I left Yaroslavl right after breakfast and headed to Moscow. I was not in a hurry but I didn’t want to arrive too late as Сергей made an appointment for me at a tire dealer. Front tire needed to be changed before I continue any farther. After leaving my things at the hostel and looking for a bank to finally have some cash with me, I went to Артем’s garage. It was twenty kilometers away, on the other side of the city. The traffic jam at five o’clock was a hell of a nightmare. It took me a bit more than an hour to get there.  With cars everywhere my eyes could reach, it was barely impossible to move on with my motorcycle.

Артем had the tire prepared by the time Сергей came. Ok, not the Сергей I mentioned before, but another one. This confused me at that time as I thought another person was coming to the garage. Later on, the Сергей I knew appeared. I was told that being in Russia could be a problem regarding tire changes. My motorcycle is known for using some very specific dimensions which only a few brands provide. In this case, Артем got me an Avon tire as it was the only one matching my time table. It is the first time I have this brand on the bike. I know many of my friends from the Basque Country uses these tires but I had never felt the need to do so.

With all set, both Сергей took me to Bar 66 where they usually meet with the rest of Vulcans MCC members. Once I had the bar located, I went to the hostel to get Ainhoa. She had arrived in Moscow the day before and we were going to spend the week together around the city. Our first ride in Moscow was after nightfall and the city was just bright illuminated. After having dinner all together at Cafe 66, some of the members took us to Смотровая площадка на Воробьёвых горах, a viewpoint in front of Loujniki stadium which is well known as a biker meeting point.  The night’s ride finish line was set at Moscow Red Square. They were preparing a military marching band contest and they were trying the lights on Saint Basil’s Cathedral. The light play was incredible but unfortunately for both of us, we would be out of the city by the time the contest began.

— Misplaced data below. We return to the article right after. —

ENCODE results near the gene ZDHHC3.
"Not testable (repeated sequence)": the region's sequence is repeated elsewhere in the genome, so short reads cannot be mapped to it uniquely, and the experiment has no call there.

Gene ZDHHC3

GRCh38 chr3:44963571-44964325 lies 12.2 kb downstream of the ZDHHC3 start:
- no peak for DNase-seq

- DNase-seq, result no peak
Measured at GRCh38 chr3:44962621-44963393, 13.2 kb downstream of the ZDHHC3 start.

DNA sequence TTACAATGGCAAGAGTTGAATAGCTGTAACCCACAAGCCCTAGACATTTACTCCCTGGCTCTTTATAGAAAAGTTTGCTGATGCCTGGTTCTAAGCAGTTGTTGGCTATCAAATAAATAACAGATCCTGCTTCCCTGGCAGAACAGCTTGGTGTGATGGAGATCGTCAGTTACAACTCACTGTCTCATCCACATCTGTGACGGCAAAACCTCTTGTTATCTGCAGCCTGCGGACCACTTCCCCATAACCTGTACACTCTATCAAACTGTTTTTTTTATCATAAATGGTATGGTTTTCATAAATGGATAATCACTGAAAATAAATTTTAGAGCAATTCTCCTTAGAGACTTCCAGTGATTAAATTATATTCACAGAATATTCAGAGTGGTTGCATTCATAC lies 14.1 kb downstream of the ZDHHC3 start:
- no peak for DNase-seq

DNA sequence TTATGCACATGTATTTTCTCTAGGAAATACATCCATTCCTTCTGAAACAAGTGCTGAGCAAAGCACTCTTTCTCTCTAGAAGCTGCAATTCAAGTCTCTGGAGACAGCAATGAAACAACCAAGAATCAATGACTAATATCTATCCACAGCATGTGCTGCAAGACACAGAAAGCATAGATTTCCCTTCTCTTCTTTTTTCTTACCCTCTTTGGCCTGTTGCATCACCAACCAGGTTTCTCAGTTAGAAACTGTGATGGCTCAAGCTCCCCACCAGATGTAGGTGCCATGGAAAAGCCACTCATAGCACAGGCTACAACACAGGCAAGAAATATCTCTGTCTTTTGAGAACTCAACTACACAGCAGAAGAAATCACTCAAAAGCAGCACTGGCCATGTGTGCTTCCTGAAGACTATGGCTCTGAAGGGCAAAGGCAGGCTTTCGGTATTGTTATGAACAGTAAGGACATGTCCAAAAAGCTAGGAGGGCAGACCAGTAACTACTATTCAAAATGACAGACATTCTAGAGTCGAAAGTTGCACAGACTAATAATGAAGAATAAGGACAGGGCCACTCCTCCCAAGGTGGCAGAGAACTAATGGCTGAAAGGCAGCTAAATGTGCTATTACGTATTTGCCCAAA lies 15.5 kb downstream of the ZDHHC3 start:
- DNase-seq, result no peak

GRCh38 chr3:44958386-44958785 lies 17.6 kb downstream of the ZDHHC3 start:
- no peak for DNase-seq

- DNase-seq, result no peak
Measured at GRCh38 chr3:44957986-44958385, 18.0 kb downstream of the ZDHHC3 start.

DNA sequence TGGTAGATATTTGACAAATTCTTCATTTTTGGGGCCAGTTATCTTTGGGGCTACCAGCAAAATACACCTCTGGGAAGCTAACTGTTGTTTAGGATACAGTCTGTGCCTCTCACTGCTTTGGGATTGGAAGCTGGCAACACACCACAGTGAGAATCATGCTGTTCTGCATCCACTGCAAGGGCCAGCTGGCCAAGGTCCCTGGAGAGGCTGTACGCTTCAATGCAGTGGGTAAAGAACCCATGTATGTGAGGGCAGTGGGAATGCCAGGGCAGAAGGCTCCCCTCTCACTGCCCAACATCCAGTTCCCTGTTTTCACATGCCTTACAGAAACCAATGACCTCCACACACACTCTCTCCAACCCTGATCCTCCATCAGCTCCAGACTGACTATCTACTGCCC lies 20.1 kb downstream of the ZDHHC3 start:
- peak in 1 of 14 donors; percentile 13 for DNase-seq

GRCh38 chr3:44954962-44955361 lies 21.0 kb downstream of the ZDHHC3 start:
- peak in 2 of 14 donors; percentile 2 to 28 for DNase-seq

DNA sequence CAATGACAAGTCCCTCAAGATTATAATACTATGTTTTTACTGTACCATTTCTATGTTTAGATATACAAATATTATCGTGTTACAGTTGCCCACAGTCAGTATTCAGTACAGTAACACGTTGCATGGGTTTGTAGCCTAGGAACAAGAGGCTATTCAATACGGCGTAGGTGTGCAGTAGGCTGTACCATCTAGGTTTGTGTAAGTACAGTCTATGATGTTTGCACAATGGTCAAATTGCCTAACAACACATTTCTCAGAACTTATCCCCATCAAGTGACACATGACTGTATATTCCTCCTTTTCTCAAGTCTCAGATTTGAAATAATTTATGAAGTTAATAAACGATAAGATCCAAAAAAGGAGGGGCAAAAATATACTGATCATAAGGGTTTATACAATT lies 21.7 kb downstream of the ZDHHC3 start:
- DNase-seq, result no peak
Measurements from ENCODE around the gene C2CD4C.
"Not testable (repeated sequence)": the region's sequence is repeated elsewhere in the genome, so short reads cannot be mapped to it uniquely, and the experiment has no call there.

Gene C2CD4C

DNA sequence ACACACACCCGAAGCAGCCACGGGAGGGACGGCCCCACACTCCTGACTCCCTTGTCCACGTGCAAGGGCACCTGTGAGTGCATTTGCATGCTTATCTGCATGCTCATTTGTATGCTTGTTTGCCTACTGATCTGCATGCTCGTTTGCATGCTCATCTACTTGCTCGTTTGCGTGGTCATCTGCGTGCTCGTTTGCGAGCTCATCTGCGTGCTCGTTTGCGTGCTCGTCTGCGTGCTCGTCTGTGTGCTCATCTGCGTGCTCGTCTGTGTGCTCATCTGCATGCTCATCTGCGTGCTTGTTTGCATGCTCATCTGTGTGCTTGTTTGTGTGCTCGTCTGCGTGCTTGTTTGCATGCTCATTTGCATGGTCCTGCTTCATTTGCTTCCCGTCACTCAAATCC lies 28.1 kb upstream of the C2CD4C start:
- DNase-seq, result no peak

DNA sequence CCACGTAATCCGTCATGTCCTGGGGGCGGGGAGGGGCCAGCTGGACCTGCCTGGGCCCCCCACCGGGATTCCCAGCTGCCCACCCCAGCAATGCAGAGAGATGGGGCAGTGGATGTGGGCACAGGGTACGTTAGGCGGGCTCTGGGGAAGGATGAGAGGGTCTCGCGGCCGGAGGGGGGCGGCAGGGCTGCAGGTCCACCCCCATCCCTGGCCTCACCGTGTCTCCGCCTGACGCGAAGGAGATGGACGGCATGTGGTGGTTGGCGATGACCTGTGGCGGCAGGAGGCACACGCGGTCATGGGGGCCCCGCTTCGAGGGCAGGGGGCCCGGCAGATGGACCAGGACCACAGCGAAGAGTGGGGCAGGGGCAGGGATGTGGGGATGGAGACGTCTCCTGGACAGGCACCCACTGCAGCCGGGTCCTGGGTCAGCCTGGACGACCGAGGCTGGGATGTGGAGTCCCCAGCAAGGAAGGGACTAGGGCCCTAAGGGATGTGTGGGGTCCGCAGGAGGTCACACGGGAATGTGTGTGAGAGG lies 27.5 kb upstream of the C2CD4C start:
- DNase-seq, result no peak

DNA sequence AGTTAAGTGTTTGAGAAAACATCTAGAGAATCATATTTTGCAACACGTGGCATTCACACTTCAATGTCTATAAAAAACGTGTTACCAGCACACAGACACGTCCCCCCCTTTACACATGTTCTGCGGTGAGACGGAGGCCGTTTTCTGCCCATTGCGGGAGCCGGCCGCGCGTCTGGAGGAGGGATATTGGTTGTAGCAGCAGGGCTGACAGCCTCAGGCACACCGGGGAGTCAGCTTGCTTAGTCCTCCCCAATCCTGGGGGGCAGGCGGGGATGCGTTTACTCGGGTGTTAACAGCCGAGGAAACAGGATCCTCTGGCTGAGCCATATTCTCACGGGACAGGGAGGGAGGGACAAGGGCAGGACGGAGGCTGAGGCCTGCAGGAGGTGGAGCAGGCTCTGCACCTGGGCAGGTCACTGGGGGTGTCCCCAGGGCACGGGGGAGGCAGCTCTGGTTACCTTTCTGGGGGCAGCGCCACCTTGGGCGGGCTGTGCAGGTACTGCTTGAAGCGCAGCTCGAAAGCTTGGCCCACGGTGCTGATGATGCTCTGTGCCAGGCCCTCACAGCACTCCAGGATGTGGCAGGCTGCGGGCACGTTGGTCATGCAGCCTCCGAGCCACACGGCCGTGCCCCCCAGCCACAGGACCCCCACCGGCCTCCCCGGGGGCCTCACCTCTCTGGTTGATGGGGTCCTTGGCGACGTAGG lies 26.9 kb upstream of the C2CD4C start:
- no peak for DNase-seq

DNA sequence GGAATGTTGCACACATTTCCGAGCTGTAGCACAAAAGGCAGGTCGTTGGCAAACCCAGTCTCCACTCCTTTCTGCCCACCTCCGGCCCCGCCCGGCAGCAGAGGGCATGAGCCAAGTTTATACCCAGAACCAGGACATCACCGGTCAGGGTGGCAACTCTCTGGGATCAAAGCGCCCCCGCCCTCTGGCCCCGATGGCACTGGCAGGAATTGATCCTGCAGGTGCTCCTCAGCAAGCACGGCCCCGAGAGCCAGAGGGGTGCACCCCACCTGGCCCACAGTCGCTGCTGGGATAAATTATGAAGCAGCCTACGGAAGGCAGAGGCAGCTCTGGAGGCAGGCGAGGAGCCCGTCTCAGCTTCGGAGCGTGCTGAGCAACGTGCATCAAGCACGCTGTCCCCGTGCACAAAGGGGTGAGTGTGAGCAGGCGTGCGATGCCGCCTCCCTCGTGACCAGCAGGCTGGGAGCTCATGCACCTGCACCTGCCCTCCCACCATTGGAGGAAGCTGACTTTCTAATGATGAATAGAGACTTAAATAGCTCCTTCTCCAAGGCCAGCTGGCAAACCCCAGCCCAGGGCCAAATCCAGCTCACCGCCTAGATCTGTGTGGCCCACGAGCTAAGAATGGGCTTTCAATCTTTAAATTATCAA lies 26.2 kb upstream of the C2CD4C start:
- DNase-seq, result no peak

Again, with Ainhoa by my side, we went out for a private self-made tour around the city peculiarities. AS in Saint Petersburg, visiting the Metro line was a must. The main attraction here is the frontier soldier with his dog which is in Ploshchad Revolyutsii station. This is one of the most famous stations of the Moscow Metro, named after Revolution Square, under which it is located. There are five dog sculptures in Moscow which are considered to give everyone who caresses their snout a lucky day. The station is also famous for the other socialist realism statues. There are a total of 76 sculptures.

Our steps led us to Moscow Kremlin, a fortified complex in the center of the city. The name “Kremlin” means “fortress inside a city”, and is often used to refer to the government of the Russian Federation. Cathedral Square is the heart of the Kremlin, and it is surrounded by six buildings, being three of them cathedrals. I must say I wasn’t too happy to find out that after paying the tickets you are not allowed to take pictures inside of them. Sometimes they make you feel guilty if you stare too much. I don’t quite understand this “no picture thing”, rather than make you paying their own souvenirs.